"Every time I look at my hand, I just get reminded of the 10 blissful years," Lance Bass tells PEOPLE exclusively
Experts say Israeli data offers ‘real hope that Covid-19 vaccination will eventually enable us to control the pandemic’.
Researchers found a small risk associated with younger age, previous mental health diagnosis and whether the person needed life support interventions.
“The Republican Party is at a turning point, and Republicans must decide whether we are going to choose truth and fidelity to the Constitution,” Rep. Liz Cheney wrote in a Washington Post op-ed in which she doubled down on her determination to confront former President Trump’s continued lies about the 2020 election.
Wajax Corporation ("Wajax" or the "Corporation") today announced that the nominees listed in the Corporation's management proxy circular dated March 2, 2021 have been elected as directors of Wajax. The detailed results of the vote for the election of directors held at the Annual Meeting of Shareholders of the Corporation held on May 4, 2021 in Mississauga, Ontario are set out below.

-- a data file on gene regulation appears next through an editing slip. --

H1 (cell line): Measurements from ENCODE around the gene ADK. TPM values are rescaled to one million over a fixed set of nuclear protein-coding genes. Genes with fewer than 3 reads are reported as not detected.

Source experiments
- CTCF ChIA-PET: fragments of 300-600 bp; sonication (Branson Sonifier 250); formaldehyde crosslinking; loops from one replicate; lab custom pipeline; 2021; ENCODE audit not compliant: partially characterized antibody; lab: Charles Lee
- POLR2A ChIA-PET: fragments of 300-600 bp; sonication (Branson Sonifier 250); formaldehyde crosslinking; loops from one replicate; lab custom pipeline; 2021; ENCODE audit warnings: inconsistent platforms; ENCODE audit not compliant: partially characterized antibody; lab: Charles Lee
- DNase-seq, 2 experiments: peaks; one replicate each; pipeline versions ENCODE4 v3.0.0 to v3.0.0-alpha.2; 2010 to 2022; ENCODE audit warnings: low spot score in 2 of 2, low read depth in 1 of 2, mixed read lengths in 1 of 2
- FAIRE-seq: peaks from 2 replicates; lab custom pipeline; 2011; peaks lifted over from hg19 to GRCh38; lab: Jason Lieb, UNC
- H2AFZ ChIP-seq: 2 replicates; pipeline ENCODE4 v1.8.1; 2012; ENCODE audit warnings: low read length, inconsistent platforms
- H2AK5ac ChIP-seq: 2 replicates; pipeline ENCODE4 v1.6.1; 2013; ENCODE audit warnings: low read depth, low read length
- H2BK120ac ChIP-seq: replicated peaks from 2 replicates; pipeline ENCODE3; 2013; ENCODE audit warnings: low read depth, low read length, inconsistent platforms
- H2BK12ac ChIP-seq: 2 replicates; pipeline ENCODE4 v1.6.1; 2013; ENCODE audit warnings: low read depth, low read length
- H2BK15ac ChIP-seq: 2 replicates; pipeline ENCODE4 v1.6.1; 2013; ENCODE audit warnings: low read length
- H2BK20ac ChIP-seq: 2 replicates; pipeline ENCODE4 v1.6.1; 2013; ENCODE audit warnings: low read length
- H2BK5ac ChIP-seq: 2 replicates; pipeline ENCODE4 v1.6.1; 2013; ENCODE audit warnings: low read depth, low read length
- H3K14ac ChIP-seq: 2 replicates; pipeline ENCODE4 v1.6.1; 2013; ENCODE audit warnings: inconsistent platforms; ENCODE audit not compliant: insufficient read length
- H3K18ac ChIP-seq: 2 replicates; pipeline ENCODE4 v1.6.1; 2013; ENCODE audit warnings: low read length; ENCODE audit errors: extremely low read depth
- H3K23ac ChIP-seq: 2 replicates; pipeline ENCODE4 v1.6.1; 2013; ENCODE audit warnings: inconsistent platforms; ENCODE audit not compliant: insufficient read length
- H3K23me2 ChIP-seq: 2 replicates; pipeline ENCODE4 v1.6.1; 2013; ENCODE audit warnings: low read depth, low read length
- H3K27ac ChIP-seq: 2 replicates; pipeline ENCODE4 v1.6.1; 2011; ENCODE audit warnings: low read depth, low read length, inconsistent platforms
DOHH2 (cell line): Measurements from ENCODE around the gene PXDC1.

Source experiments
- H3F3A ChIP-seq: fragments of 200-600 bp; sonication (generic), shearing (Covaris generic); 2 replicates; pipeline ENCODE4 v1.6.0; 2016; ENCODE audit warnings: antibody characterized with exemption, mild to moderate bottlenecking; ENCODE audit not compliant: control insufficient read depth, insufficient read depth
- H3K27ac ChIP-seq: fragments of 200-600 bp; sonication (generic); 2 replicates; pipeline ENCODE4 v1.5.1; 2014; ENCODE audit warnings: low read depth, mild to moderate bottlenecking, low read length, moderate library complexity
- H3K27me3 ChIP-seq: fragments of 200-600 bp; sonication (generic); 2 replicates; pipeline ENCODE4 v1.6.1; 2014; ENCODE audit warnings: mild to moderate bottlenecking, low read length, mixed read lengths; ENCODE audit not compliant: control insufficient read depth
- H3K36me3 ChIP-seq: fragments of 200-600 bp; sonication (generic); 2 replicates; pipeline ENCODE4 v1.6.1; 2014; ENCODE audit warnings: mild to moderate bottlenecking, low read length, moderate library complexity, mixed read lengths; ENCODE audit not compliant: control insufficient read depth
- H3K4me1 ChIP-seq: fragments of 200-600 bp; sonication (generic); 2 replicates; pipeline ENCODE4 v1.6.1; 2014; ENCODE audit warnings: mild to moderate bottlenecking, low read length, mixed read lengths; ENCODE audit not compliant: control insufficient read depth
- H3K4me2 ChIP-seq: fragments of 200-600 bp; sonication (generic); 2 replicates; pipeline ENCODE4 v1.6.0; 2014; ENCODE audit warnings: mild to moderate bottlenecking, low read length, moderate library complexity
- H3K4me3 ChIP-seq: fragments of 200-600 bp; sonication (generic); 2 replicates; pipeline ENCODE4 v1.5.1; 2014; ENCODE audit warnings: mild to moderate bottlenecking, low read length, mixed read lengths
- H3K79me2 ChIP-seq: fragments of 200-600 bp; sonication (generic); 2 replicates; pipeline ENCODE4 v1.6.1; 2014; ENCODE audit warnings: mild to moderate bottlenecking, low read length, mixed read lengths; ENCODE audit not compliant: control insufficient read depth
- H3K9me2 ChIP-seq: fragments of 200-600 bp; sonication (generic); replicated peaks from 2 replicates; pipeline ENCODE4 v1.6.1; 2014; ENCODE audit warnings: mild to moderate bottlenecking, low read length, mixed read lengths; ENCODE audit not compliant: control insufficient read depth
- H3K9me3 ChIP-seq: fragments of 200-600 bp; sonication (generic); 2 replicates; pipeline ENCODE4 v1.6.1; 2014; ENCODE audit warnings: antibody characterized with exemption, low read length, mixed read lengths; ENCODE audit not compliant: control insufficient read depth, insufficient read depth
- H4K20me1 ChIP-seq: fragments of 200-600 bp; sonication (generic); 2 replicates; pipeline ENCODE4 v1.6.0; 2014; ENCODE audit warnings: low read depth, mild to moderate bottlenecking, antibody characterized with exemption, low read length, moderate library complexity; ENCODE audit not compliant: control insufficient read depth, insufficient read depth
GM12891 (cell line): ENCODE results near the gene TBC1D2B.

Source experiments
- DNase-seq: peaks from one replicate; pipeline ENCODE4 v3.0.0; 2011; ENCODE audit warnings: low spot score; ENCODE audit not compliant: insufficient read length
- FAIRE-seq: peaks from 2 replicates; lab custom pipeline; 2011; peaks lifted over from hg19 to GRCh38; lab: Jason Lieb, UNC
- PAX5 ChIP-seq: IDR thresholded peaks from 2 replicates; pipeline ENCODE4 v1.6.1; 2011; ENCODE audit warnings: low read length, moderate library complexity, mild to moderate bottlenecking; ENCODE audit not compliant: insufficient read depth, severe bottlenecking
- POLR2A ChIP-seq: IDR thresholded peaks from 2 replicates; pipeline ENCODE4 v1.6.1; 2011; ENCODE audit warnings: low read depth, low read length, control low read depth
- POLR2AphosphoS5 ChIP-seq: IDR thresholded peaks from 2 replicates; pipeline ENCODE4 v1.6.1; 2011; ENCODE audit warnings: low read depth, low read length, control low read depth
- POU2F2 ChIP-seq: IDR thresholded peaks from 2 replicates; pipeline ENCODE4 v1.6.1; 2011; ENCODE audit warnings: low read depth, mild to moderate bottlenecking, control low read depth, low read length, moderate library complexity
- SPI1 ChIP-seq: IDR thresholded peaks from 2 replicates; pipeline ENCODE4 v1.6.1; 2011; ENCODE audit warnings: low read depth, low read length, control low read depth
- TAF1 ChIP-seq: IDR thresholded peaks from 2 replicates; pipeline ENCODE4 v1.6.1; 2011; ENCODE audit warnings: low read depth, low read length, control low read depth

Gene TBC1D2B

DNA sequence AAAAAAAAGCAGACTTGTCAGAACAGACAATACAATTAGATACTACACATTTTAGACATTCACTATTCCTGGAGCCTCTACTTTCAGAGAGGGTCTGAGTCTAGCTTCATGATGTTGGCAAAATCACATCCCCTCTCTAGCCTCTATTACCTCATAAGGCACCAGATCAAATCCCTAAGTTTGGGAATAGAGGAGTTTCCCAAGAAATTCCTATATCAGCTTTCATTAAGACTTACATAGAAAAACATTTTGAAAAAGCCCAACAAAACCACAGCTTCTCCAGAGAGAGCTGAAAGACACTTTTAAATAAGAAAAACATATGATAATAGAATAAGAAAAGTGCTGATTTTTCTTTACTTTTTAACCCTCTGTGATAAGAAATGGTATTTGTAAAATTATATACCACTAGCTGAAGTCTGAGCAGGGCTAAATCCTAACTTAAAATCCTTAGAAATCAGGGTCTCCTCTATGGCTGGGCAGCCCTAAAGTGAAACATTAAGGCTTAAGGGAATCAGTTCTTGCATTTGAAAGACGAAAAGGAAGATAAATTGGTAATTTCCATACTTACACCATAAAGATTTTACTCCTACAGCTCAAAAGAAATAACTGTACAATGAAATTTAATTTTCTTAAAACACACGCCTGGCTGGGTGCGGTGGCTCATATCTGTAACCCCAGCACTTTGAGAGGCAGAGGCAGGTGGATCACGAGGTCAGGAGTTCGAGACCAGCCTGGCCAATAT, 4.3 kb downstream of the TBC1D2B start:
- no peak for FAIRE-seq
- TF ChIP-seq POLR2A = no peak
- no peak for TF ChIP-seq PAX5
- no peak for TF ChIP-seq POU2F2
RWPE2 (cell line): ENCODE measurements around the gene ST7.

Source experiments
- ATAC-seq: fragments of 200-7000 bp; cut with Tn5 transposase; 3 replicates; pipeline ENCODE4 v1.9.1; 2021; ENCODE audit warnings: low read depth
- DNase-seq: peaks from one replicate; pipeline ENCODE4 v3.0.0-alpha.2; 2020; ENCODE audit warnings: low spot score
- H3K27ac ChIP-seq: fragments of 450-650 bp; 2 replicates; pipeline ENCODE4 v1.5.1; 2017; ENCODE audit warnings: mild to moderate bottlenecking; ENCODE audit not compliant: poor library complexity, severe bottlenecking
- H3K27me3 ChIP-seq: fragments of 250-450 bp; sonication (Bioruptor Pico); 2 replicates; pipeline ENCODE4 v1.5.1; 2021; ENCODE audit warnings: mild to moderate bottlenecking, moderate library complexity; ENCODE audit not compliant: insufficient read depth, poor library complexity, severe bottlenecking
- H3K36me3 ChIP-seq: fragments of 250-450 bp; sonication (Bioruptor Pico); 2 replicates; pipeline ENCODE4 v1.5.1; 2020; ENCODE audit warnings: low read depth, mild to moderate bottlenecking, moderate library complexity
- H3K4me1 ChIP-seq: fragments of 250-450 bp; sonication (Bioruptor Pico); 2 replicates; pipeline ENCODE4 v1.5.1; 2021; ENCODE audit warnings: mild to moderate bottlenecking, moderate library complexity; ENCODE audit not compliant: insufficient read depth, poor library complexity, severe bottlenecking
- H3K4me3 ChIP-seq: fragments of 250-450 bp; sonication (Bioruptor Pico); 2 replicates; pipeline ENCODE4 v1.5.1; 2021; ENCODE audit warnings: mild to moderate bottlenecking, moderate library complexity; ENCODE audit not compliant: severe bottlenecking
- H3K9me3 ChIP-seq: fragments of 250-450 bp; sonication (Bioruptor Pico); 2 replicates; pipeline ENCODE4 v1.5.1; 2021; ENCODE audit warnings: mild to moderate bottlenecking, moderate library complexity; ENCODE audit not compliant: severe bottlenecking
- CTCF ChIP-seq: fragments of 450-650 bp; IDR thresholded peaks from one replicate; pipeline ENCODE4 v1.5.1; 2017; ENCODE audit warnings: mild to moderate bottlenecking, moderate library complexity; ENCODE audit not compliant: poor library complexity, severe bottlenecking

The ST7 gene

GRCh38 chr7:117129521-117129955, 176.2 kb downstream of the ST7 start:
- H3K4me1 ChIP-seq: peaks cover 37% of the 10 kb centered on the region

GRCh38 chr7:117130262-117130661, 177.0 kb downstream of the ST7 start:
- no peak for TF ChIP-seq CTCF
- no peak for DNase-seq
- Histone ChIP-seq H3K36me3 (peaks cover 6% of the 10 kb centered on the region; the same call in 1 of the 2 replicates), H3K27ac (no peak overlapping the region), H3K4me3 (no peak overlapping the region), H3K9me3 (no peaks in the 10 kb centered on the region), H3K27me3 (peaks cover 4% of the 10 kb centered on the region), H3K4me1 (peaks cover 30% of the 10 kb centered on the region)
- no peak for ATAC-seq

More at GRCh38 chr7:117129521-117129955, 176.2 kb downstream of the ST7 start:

New York, New York--(Newsfile Corp. - May 5, 2021) - The following statement is being issued by Levi & Korsinsky, LLP:To: All persons or entities who purchased or otherwise acquired securities of Emergent Biosolutions Inc. ("Emergent Bio") (NYSE: EBS) between July 6, 2020 and March 31, 2021. You are hereby notified that a securities class action lawsuit has been commenced in the United States District Court for the District of Maryland. To get more ...